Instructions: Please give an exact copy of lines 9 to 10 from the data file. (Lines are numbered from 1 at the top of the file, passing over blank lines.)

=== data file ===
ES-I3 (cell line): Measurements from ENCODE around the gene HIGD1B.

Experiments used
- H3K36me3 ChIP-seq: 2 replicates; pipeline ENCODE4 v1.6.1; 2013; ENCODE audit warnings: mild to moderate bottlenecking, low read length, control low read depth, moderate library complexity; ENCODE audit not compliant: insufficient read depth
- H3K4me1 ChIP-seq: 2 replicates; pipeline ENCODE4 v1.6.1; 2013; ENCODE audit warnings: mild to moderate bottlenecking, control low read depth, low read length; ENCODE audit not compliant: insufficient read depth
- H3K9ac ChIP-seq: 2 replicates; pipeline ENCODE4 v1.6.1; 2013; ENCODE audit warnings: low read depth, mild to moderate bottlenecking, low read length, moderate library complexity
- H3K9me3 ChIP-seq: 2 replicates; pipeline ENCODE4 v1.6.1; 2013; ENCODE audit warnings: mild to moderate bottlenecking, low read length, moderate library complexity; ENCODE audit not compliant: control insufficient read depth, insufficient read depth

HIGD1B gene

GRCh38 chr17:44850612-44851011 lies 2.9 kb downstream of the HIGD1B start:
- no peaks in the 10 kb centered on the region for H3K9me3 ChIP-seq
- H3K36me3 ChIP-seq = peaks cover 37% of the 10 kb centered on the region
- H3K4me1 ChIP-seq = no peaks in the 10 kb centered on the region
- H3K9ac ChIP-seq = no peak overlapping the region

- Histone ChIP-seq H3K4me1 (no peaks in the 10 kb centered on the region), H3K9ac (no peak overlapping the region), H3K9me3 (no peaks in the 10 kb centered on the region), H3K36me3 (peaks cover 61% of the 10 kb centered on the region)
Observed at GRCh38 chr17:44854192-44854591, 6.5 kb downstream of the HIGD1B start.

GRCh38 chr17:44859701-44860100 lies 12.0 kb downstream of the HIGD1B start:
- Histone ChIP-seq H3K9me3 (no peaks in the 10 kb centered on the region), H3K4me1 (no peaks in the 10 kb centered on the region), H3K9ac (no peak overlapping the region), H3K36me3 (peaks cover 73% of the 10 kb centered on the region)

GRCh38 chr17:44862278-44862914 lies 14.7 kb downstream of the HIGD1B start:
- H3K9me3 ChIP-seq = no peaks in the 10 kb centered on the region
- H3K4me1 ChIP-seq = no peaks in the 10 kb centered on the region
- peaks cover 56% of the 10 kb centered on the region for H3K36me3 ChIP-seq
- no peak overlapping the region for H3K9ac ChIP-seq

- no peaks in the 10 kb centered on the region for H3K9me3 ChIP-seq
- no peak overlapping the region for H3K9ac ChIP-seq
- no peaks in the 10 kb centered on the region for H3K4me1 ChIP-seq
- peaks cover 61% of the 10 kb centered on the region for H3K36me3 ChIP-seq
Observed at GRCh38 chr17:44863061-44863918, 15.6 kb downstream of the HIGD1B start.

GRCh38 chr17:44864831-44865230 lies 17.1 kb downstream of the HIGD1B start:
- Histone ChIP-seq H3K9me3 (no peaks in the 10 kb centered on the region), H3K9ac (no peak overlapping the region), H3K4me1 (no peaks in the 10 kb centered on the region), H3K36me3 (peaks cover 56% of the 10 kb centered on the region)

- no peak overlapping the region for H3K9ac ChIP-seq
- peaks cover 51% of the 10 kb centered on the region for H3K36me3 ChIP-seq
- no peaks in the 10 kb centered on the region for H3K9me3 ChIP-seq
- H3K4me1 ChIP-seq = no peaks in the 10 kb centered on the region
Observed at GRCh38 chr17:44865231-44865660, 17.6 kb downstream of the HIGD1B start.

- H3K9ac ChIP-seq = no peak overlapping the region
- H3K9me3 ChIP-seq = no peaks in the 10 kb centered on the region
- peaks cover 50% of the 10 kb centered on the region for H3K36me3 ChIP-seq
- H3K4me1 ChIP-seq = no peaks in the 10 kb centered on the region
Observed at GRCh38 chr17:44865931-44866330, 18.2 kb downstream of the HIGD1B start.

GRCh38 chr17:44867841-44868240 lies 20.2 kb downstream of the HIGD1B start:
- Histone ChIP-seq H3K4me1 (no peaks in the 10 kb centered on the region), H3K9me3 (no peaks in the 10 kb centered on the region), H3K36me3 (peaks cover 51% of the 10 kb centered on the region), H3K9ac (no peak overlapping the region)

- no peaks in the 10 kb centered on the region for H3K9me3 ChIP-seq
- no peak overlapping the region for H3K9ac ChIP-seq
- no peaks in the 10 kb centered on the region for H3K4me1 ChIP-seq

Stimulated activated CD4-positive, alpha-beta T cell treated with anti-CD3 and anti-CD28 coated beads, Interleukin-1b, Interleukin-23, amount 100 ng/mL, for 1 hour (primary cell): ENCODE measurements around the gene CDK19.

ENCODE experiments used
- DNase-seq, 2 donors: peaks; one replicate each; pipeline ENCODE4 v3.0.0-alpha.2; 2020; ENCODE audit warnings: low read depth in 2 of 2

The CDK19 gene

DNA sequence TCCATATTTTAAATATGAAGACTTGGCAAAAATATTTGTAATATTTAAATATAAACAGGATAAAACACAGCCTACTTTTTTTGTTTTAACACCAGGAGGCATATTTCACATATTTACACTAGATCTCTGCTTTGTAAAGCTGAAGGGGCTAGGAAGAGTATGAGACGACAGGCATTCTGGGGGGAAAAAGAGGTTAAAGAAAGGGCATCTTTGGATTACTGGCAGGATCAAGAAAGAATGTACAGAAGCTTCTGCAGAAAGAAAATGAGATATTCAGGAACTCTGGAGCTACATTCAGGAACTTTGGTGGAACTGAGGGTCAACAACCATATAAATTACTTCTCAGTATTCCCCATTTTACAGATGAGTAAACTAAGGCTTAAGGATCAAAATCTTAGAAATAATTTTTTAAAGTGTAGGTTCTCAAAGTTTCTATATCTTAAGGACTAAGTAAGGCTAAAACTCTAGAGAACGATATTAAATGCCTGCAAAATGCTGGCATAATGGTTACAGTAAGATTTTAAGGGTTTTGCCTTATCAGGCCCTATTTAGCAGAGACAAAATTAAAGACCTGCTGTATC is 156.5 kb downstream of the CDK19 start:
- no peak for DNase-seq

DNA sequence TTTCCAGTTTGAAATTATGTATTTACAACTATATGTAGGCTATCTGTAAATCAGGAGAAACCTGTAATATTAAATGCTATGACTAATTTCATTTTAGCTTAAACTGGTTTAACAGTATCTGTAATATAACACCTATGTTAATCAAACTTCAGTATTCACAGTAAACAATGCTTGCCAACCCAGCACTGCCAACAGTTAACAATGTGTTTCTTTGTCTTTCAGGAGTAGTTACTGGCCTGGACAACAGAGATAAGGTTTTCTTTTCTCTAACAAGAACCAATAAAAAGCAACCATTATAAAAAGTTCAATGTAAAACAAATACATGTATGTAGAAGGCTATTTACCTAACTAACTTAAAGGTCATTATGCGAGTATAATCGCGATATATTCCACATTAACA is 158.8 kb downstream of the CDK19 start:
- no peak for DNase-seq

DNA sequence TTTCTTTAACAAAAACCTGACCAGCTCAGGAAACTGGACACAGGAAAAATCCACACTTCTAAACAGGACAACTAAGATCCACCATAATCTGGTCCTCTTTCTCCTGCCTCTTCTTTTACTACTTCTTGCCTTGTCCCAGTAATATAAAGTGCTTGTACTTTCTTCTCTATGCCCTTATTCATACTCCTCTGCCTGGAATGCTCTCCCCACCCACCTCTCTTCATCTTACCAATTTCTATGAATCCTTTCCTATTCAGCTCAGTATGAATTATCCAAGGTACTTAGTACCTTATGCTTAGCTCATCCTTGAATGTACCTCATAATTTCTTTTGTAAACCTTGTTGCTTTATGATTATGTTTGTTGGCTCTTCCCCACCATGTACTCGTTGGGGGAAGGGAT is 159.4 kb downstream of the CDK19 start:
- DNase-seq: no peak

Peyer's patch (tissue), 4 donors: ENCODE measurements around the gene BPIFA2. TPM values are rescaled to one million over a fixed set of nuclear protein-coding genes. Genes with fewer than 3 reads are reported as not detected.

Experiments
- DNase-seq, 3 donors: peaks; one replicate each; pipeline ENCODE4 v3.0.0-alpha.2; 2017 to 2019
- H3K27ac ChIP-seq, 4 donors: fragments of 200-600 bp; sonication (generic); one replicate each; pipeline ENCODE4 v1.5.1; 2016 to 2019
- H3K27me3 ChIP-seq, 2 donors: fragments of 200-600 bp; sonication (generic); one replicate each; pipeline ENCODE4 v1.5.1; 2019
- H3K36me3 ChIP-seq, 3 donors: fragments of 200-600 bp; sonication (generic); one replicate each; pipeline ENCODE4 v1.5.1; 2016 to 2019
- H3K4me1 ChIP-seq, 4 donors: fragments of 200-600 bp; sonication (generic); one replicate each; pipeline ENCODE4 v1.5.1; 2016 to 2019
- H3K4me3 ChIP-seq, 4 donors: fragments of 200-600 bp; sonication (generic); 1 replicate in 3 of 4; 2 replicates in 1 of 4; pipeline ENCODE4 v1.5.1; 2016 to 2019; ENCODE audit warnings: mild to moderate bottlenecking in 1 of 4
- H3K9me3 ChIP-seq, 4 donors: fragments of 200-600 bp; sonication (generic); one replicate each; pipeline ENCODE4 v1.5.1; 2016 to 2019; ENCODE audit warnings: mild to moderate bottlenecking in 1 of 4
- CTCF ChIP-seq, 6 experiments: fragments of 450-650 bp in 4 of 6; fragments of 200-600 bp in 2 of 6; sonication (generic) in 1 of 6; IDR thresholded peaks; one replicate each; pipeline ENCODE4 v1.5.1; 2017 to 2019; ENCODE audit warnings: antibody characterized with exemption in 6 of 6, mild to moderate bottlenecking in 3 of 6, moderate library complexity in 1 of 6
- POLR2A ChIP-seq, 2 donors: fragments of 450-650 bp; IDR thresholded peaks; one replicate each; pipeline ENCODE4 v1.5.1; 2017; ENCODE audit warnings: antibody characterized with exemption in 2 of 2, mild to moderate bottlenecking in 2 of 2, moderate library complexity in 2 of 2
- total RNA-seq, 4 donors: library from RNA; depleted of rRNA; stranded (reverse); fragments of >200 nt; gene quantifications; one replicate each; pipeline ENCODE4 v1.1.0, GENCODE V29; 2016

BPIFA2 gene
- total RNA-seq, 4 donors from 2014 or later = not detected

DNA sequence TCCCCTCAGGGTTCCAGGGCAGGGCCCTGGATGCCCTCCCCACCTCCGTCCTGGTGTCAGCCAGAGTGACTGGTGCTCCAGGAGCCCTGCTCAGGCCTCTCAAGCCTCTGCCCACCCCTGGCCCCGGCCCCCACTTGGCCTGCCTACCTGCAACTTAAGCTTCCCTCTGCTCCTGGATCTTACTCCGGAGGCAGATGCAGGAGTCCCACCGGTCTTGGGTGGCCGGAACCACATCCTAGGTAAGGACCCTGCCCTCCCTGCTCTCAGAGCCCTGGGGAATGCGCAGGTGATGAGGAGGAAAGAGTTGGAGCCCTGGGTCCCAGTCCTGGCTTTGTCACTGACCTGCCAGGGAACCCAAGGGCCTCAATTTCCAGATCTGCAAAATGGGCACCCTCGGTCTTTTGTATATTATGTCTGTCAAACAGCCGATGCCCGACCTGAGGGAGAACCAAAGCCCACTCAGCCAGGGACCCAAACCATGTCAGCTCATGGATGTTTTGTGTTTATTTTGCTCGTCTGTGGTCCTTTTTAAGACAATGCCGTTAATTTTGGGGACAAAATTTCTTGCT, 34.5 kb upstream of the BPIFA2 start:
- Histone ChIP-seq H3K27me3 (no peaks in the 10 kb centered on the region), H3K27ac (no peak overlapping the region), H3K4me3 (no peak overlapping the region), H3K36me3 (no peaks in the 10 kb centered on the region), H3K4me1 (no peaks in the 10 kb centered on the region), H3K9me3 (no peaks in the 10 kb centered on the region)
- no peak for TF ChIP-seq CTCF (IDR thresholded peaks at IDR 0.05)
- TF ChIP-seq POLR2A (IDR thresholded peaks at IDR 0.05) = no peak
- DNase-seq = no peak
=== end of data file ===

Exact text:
- no peaks in the 10 kb centered on the region for H3K9me3 ChIP-seq
- H3K36me3 ChIP-seq = peaks cover 37% of the 10 kb centered on the region